The CMP Expert Grade 308 M1 Garand: Detailed Review

Intro

It’s been 8 months since I received and quickly published my initial overview of the CMP Expert grade M1 Garand which at the point this article is being published is the only M1 Garand available for purchase from the CMP (and only in 30-06). Originally I wanted this review to be a comparison between the Garand in 308 and how it stacks up with the Big 3 Cold War battle rifles- the FAL, the PTR/HK 91, and the M14/M1A. However, the lion’s share of this review ended up being related specifically to the ammunition related issues I’ve had getting it working reliably.

For those interested in just the general outline of this gun regardless of caliber, here is a link to my Part 1 article here: https://www.kommandoblog.com/2021/11/29/cmp-expert-grade-m1-garand-review/

Shooting

The first time shooting this Garand, I confirmed lubrication was present on the moving parts, loaded up a combination of Malaysian L2A2 (40 rounds), Privi Partizan M80 (20 rounds), and Magtech 7.62 NATO (40 rounds) ammo in both new production and older surplus en blocs and took out to my usual shooting spot to try out. This first range trip was fairly disappointing. I was getting pretty consistent failures to feed across both ammo and clip types. The chambered round would fire, eject the spent case, recock the hammer, and then fail completely to pick up the next round, resulting in a click with the next pull of the trigger. When starting out, this happened with every round but towards the end of the day, it would only happen on the first 3-4 rounds then the final 4-5 rounds would pick up and shoot semi auto as intended. I walked away that day thinking maybe I had an issue with the op rod spring or that the gun needed to be more generously lubed.

Diagnosis

I decided to reach out to the CMP directly just to ask and was again disappointed by their response. The gunsmith I spoke to on the phone told me very quickly after running through my experience with him that the issue was I was running 7.62 ammo in a 308 gun and the 7.62 didn’t have enough oomph to cycle the action completely. The main reason this caught me off guard was most of my research up to this point on 308 Garand reliability was done on 308 CMP Special grades which used the exact same barrels that were used on my Expert grade and 7.62 ball was universally accepted in these guns as the standard ammo people with Special grades were using.

Knowing I wasn’t likely going to get much more help from the CMP (since strictly speaking, they DO sell these as 308 rifles and make no guarantees they will work with 7.62×51), I decided to turn to a few other Garand builders and ask their opinions. I reached out to Michael at Orion 7 (https://www.m1garand.com) as well as the Tony at Garand Guy (http://garandguy.com) who both recommended opening up the .093 gas port on my Criterion barrel to either .099 using a #39 drill bit or .106 using a #36 bit. The latter is the size of a Navy MK2 gas port which many have stated is a bit over gassed for a Garand, but would certainly cycle whatever crappy surplus you wanted to put through it. My 7.62 ammo of choice pre COVID was L2A2 surplus from Malaysia but since that’s been harder to find, I’ve stuck with good quality boxer primed brass cased stuff I can save to reload at a later date so my thought was if push came to shove I would try the .099 port size first.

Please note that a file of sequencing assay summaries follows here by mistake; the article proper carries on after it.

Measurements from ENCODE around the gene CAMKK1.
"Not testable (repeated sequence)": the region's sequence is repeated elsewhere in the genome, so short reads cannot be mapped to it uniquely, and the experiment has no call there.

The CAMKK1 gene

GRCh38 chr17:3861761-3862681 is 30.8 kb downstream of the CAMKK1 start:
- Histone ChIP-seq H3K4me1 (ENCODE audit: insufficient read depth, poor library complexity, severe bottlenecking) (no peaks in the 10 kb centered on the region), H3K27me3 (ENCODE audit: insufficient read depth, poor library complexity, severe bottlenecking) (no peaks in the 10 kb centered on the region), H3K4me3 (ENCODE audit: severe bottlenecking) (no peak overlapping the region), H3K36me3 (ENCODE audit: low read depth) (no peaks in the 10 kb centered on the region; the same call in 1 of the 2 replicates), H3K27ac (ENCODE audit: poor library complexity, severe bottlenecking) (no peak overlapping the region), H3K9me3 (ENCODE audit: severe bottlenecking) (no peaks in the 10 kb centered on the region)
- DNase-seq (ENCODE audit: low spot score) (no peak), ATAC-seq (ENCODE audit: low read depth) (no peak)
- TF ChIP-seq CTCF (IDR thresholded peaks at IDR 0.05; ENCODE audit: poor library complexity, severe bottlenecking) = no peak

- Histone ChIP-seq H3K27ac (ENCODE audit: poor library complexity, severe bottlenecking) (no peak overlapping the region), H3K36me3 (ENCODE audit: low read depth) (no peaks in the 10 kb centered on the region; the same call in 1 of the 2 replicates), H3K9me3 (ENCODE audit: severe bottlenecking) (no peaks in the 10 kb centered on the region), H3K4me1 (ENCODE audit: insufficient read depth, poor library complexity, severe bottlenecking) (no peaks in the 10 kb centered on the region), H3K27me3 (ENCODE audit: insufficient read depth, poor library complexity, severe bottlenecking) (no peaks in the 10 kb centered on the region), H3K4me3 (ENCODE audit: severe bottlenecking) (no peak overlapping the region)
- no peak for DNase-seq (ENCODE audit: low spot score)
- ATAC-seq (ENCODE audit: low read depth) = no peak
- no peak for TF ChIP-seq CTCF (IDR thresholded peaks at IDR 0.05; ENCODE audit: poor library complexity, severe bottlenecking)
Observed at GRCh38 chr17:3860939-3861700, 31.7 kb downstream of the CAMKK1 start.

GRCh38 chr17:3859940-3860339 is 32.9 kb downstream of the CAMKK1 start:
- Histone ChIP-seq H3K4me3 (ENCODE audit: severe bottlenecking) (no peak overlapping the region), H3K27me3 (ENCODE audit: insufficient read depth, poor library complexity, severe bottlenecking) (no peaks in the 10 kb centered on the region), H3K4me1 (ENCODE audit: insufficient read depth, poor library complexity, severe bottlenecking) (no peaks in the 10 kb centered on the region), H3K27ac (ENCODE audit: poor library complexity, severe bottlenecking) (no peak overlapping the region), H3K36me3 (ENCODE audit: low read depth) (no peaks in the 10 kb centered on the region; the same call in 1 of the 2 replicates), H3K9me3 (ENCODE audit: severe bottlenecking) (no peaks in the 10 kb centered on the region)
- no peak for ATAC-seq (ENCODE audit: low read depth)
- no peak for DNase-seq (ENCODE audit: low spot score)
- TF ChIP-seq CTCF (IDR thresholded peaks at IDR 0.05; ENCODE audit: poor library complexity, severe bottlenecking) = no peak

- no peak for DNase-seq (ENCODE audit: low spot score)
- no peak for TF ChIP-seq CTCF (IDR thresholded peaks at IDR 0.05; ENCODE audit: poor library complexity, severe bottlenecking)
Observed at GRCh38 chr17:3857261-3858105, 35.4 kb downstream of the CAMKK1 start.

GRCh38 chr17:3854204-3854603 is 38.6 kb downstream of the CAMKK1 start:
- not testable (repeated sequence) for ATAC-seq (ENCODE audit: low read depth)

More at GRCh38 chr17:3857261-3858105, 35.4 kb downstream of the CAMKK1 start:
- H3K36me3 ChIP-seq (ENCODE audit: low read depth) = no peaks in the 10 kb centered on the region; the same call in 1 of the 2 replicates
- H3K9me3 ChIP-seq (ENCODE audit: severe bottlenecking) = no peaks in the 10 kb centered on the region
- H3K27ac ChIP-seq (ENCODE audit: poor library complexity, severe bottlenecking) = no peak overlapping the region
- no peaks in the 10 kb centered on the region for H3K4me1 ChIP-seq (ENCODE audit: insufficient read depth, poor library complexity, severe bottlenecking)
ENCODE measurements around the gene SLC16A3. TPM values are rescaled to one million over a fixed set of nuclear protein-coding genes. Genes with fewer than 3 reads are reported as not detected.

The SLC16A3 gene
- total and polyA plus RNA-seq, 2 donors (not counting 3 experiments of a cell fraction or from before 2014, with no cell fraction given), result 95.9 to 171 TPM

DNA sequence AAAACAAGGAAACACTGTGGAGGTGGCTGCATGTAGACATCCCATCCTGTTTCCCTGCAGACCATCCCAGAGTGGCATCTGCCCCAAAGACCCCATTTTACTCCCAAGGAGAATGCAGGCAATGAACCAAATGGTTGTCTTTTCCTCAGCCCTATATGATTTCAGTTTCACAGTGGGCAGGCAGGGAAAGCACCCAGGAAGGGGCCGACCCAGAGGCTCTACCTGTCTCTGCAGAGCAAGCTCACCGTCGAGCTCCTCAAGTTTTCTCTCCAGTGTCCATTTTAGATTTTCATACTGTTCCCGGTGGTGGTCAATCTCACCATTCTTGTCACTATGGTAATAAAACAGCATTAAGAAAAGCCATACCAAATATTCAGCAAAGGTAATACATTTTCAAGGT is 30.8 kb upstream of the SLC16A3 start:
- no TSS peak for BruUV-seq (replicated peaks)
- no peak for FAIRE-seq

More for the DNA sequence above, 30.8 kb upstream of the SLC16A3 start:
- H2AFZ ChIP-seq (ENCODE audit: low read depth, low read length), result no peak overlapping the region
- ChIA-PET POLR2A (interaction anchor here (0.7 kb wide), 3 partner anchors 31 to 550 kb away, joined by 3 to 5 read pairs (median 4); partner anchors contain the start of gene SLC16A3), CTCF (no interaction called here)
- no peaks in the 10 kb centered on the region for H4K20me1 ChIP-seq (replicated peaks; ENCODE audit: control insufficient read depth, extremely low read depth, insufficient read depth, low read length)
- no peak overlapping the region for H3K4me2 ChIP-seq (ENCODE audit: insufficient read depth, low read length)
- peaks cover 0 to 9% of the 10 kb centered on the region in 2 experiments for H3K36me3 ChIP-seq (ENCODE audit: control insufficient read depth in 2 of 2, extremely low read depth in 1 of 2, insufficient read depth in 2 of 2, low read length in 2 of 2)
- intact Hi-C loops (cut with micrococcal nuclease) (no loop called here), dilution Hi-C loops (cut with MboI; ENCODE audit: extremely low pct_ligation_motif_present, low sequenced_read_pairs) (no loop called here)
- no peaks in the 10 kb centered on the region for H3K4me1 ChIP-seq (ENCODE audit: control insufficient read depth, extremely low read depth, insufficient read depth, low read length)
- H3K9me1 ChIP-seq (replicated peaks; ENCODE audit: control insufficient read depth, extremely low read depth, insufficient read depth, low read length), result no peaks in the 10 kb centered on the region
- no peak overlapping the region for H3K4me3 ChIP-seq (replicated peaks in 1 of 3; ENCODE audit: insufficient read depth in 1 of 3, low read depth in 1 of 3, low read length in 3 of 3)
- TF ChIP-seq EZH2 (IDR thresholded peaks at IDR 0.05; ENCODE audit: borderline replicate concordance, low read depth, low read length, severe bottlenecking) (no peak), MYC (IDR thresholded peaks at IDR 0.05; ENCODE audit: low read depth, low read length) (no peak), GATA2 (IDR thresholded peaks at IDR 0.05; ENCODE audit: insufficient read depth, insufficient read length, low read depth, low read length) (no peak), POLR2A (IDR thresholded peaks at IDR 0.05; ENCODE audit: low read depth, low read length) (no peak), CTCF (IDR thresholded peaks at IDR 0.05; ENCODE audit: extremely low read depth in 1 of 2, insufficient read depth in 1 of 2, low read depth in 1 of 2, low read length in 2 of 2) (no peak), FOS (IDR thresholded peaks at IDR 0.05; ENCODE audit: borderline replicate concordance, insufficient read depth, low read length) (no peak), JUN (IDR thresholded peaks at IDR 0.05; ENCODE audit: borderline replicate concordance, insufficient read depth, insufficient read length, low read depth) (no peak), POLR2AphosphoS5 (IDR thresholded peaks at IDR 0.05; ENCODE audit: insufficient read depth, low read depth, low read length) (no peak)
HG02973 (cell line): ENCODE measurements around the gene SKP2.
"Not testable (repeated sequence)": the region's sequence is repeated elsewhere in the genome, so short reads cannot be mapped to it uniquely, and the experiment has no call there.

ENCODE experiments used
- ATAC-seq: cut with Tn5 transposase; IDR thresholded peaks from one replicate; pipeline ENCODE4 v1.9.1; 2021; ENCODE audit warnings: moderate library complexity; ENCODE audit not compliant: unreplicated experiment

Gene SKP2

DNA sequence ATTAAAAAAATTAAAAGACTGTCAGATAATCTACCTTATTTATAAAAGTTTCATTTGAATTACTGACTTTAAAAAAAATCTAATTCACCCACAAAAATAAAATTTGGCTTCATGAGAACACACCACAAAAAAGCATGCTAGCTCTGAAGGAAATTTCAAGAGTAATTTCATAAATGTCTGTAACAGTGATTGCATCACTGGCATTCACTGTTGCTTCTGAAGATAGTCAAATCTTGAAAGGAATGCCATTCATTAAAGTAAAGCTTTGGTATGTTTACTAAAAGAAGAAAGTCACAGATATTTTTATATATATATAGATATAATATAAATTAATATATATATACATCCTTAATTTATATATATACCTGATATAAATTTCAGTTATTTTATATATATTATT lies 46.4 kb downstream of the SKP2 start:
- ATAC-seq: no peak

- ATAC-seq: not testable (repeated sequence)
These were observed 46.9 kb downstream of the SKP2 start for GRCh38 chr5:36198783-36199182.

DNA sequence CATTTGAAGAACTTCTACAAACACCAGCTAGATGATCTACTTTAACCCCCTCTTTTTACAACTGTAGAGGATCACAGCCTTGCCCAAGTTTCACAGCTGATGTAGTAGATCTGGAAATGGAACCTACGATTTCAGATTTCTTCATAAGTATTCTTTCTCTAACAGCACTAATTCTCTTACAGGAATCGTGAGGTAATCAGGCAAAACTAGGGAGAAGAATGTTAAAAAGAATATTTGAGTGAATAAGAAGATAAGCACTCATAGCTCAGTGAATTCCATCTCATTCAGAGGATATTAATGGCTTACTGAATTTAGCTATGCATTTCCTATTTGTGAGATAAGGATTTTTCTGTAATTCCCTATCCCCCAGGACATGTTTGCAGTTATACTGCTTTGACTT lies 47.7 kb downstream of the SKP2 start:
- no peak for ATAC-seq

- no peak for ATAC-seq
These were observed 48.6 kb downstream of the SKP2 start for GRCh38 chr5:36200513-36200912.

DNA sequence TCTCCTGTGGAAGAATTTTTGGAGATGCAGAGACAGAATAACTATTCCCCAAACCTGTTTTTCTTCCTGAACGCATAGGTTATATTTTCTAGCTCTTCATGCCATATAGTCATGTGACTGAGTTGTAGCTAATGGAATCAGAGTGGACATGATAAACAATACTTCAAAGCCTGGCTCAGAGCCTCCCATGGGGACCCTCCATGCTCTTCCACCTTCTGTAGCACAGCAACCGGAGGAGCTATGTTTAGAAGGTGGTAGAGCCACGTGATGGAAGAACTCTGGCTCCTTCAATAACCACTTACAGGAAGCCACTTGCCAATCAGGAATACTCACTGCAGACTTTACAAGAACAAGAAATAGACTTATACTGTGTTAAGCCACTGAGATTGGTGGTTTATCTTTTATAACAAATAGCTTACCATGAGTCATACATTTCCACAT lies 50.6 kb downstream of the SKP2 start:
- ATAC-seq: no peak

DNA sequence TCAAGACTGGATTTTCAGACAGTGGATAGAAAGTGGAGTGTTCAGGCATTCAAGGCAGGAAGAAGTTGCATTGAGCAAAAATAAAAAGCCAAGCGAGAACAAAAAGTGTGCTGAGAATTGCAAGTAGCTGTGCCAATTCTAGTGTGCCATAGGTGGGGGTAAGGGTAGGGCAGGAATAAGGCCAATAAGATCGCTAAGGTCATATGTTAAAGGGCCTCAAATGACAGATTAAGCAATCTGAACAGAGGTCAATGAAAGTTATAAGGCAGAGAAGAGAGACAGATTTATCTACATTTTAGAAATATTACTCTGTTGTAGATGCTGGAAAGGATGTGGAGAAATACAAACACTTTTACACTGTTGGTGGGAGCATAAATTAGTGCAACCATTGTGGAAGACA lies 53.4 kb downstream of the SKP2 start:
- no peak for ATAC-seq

Since the prospect of drilling the barrel on my brand new rifle didn’t fill me with a lot of enthusiasm, I decided to try a few non-permanent changes first. First I completely field stripped the rifle, removed the magazine spacer (designed to prevent the loading of a longer 30-06 filled clip) just in case the rounds were rubbing on in when chambering, and re-lubed everything more generously.

Next I decided to try a variety of different ammos to see how they would perform. Over the course of 3 different range trips I tried 9 different 7.62/308 loads not counting the L2A2 and PPU M80 I shot at my first range trip:

-Magtech CBC 7.62 Ball

-Aguila 7.62 Ball

-IMI 7.62 Ball

-GGG 7.62 Ball

-PPU Rangemaster 7.62 Ball

-Federal M80

-Winchester White Box 7.62 Ball

-Federal 308

-Monarch (steel cased) 308